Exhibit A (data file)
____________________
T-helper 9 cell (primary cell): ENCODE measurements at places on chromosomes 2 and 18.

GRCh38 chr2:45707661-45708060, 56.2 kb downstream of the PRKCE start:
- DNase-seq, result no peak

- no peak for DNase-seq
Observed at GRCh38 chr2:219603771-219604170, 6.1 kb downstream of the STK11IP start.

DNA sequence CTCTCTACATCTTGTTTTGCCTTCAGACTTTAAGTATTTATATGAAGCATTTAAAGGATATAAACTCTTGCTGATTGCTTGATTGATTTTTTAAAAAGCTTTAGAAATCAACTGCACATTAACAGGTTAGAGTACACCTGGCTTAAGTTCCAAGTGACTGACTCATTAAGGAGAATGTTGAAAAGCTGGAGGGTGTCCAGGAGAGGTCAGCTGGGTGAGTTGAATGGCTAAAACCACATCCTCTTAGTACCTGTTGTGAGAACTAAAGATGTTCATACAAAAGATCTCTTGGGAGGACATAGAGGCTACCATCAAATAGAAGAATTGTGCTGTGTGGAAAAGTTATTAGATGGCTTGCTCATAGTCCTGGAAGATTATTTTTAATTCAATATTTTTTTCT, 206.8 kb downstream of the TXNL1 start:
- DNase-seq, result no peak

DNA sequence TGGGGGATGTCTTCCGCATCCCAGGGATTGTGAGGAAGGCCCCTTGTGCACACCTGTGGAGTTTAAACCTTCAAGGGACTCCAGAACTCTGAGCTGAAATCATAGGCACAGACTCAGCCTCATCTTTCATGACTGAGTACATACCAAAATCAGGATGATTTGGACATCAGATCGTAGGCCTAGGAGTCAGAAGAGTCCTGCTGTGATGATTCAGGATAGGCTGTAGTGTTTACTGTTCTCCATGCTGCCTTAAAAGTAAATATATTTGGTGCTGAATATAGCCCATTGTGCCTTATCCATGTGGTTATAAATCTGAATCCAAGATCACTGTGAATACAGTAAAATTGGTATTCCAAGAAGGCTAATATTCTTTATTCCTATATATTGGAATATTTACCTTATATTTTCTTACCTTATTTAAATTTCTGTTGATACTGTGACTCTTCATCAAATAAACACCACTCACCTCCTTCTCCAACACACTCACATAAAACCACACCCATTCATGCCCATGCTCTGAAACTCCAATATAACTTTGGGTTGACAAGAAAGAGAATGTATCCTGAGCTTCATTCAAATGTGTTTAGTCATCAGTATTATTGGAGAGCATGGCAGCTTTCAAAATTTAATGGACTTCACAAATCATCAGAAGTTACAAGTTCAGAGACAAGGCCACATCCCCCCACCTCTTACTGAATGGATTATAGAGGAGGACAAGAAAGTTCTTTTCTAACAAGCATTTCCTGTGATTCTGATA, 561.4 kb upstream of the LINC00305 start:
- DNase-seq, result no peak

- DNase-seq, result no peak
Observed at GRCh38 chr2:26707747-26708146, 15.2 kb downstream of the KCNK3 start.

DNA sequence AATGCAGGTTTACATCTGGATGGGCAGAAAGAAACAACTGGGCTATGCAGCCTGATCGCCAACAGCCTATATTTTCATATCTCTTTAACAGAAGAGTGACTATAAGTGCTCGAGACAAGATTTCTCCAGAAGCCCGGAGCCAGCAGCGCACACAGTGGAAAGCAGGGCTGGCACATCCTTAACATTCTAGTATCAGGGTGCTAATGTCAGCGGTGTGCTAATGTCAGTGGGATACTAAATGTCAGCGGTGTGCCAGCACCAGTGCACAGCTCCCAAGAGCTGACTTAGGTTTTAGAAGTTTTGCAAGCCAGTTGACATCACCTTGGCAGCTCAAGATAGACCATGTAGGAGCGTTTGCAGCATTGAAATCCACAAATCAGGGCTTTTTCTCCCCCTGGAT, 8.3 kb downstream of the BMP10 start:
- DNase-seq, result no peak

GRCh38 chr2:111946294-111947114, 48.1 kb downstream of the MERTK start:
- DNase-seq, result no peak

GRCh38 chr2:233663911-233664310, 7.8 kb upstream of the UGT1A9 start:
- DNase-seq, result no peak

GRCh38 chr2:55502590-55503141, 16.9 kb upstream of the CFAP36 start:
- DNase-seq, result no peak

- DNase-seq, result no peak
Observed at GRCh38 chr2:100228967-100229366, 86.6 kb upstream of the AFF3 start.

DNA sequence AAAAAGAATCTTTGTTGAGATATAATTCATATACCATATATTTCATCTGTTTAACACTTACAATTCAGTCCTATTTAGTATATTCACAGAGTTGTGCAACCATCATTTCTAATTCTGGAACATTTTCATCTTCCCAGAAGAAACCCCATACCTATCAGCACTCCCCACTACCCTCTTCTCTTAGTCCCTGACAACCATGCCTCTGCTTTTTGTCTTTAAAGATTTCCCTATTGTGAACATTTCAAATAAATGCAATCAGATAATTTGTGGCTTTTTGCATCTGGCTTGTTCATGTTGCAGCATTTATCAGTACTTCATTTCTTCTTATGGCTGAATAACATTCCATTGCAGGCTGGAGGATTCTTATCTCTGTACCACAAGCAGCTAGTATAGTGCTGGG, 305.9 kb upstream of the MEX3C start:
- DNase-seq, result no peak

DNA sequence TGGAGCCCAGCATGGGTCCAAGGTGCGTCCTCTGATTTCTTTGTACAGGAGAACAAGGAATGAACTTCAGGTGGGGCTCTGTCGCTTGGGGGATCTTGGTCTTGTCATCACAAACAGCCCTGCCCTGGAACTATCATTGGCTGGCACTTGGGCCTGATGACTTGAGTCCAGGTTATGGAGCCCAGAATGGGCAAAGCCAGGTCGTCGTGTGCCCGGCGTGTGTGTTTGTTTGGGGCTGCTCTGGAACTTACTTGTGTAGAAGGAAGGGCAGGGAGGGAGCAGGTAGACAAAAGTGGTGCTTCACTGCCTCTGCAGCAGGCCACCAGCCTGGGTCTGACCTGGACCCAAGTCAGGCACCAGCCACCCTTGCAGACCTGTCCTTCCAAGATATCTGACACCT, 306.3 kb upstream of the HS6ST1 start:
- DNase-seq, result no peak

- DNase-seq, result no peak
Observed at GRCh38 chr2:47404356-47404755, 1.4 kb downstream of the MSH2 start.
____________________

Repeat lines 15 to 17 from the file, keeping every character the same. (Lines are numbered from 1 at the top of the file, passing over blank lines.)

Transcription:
- DNase-seq, result no peak

GRCh38 chr2:233663911-233664310, 7.8 kb upstream of the UGT1A9 start:
- DNase-seq, result no peak